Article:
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The Trakehner is known for thin lines, grace, and endurance, all holdovers from its origin as a cavalry mount. Mares, of course, are female horses over the age of three. Because of their beauty and durability, Trakehners continue to be highly valued horses.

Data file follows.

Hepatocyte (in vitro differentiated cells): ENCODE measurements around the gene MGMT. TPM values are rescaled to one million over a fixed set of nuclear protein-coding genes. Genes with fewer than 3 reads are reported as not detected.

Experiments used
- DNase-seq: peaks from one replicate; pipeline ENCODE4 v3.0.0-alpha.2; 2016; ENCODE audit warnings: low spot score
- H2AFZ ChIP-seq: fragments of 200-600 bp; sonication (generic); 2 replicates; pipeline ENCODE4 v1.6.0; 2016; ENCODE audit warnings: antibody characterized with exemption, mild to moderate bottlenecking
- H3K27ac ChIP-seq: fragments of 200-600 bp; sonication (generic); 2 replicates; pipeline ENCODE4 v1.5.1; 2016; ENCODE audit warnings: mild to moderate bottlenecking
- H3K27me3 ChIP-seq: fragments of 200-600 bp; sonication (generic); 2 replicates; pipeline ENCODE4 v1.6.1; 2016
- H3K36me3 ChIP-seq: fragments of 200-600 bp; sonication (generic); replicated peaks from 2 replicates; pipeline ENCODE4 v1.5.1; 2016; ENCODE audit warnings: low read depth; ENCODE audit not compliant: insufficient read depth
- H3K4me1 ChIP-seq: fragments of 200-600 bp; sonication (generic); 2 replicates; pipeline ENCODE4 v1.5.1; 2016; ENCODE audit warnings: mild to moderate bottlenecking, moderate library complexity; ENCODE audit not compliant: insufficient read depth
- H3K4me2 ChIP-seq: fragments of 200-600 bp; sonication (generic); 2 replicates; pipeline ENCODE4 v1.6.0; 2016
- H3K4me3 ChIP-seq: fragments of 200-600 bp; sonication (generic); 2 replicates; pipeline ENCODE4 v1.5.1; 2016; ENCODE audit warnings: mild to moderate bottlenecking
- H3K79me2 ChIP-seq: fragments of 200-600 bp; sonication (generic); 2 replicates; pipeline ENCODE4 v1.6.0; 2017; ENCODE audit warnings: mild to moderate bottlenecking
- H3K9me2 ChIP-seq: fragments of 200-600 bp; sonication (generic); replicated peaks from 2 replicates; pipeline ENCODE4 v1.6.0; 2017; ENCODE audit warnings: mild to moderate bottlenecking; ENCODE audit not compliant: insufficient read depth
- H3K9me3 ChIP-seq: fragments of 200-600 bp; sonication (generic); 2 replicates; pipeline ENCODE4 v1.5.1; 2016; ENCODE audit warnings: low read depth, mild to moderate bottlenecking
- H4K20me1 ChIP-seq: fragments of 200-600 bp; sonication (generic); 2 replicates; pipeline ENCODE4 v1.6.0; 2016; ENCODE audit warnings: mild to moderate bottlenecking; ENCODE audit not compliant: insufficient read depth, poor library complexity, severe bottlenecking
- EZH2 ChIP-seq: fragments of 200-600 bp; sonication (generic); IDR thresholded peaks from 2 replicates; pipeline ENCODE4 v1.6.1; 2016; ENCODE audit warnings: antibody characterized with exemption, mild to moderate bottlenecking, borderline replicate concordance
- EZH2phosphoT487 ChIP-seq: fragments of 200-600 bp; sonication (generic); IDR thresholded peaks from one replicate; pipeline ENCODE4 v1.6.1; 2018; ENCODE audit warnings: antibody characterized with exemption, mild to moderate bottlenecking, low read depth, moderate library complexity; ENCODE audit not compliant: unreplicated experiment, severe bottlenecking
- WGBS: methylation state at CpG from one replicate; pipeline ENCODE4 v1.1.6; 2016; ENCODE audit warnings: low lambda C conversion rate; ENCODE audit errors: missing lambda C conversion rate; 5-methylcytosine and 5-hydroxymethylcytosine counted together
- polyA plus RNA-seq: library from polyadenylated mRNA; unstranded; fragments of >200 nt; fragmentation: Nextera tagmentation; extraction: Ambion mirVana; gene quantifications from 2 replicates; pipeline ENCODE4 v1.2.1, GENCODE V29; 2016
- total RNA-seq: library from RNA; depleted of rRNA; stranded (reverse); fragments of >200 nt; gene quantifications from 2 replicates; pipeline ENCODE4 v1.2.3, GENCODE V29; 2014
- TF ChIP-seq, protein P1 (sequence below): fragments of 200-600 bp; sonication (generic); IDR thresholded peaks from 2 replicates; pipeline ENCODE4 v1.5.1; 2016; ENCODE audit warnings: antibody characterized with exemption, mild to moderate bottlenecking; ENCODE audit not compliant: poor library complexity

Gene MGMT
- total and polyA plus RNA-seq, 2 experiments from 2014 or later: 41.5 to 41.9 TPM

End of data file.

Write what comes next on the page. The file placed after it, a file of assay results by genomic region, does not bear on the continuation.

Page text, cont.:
Trakehners are a hundreds-year-old breed, owing their beginnings to King Wilhelm of Germany in the 1700s, when the insightful monarch realized that knights riding heavy mounts would never again dominate battlefields. He desired a strong, light, speedy horse to carry mounted infantry, and the Trakehner was the result. Despite its beauty and strength, the breed faced tremendous challenges due to the powder-keg nature of its environs. In 1938, the breed numbered half a million in east Prussia, and it had established its place as a champion in both speed and dressage events. But World War II brought German armies and blitzkriegs through its homeland, followed a few years later, by Russian armies pushing back, sending those in east Prussia, along with their horses, fleeing for their lives. A devoted group of Trakehner breeders led a small group of horses west, fleeing war and ruin as winter bore down and the war dragged to a close. They survived, barely, with only 21 original stud mares. A valiant effort in the post-war years led to the breed’s survival and resurgence in the decades that followed.
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